Conveyancing Process

house conveyancing
We've broken down the conveyancing process into 8 simple stages. Each stage has a video, links to useful articles, area to download your conveyancing searches and legal documents (SAM clients only) and an interactive to-do list so you can stay on top of all your jobs and know what your solicitor, surveyor and estate agent should be doing. It is a completely FREE service made for you so follow our easy to use step by step guide to make your home move the best move ever.

stages of conveyancing 
simplify conveyancing

Instruct your solicitor

Step 1 Video View your to-do list
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Road to the SAM Conveyancing Process

Mortgage and deposit

Step 2 Video View your to-do list
conveyancing process step by step road

House survey

Step 3 Video View your to-do list
Stages to simplify conveyancing
Conveyancing Searches

Conveyancing searches

Step 4 Video View your to-do list
property conveyancing process
home buying solicitor

Contracts and enquiries

Step 5 Video View your to-do list
easy step conveyancing

Exchange of contracts

Step 6 Video View your to-do list
house conveyancing steps


Step 7 Video View your to-do list
Post Completion Conveyancing at SAM Conveyancing

Post completion

Congratulations on buying your home! Now all that's left is to unpack, change addresses, pay stamp duty and register you as the new owner.

Conveyancing Process 8 Simple Step Guides

There are 8 stages of conveyancing so to help our clients we have this step by step guide guide and we break each stage down telling you what and when to do somehting.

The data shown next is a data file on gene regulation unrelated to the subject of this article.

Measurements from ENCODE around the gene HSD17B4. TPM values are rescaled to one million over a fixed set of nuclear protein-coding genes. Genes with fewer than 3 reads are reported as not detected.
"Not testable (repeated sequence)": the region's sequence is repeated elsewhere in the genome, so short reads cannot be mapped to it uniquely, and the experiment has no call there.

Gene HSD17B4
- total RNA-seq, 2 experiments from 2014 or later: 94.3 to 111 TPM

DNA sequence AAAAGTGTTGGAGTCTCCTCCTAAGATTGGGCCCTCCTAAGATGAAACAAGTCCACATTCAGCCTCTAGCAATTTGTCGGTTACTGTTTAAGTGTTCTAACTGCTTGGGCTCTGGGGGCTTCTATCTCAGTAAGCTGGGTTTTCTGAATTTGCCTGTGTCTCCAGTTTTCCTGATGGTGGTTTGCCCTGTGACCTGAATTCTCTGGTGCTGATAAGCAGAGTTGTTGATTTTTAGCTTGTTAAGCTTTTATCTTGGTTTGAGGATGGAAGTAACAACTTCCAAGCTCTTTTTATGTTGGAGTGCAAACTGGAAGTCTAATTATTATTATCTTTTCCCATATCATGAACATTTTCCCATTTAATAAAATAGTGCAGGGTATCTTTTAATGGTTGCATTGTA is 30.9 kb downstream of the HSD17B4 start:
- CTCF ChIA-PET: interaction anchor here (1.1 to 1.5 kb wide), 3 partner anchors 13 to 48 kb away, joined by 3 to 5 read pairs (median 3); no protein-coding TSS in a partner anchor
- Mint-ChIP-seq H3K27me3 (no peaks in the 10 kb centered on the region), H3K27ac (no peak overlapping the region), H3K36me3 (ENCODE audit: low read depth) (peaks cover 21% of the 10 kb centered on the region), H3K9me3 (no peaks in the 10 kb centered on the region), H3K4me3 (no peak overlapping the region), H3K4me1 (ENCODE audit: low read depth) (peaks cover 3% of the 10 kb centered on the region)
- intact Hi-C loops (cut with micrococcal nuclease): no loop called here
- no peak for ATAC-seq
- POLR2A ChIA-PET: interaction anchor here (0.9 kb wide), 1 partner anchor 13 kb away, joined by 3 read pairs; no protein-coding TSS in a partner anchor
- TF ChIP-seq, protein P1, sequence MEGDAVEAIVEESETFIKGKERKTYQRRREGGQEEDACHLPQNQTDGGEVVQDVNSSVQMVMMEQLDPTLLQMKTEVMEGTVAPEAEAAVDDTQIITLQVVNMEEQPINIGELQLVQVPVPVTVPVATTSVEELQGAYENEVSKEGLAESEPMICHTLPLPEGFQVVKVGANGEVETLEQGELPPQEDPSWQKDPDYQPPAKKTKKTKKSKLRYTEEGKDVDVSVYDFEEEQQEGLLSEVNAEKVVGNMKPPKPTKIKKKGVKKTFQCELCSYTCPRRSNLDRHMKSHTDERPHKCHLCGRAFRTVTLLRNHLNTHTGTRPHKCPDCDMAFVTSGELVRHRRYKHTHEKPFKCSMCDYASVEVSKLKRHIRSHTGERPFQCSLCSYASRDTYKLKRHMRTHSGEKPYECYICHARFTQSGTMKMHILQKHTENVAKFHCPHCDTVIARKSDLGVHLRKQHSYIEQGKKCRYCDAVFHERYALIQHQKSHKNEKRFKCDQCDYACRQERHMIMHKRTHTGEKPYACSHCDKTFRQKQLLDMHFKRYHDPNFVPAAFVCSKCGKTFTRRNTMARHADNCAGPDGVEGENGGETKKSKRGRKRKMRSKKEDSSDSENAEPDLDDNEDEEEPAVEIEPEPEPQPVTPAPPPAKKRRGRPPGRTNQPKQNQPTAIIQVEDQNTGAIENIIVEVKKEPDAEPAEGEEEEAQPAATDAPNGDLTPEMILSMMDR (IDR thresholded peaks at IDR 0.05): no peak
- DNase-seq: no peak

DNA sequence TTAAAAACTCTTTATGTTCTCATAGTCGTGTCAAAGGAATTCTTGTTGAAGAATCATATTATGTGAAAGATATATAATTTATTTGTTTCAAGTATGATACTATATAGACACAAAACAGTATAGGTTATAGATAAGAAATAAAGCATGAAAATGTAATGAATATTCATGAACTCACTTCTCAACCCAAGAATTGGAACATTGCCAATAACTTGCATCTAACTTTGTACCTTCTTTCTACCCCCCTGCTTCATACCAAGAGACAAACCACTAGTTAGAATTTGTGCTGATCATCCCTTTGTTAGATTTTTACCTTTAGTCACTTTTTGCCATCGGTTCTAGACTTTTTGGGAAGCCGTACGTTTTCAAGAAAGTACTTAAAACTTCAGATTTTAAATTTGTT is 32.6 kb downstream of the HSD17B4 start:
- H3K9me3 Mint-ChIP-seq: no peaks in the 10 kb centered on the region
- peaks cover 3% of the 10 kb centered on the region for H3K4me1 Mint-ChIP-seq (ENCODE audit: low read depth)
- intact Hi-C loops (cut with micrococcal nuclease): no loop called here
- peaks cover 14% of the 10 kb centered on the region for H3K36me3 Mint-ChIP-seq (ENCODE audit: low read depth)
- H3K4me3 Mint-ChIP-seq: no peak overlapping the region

Instruct Your Solicitor
    Mortgage and deposit
    HomeBuyer Survey
    Conveyancing Searches
    Contracts and enquiries
    Exchange of contracts
    Post completion

Whether it's house conveyancing or conveyancing for a flat, all the above stages feature although buying a house is easier and faster than buying a leasehold flat due to the freehold enquiries and leasehold information pack.

Frequently Asked Questions
Why are there so many stages in the conveyancing process?

If you've yet to buy a house or are a current first time buyer, you might wonder why buying a house or a flat has has so many stages. The simplest answer overall is to think of the costs involved.

For most people, their first house conveyancing is by far largest sum of money they'll have ever spent in their lives. They'll have had to get assistance from family members with either gifted deposits or loans to put towards their deposits and many will be buying as couples rather than alone which in turn brings the expense slightly more within reach.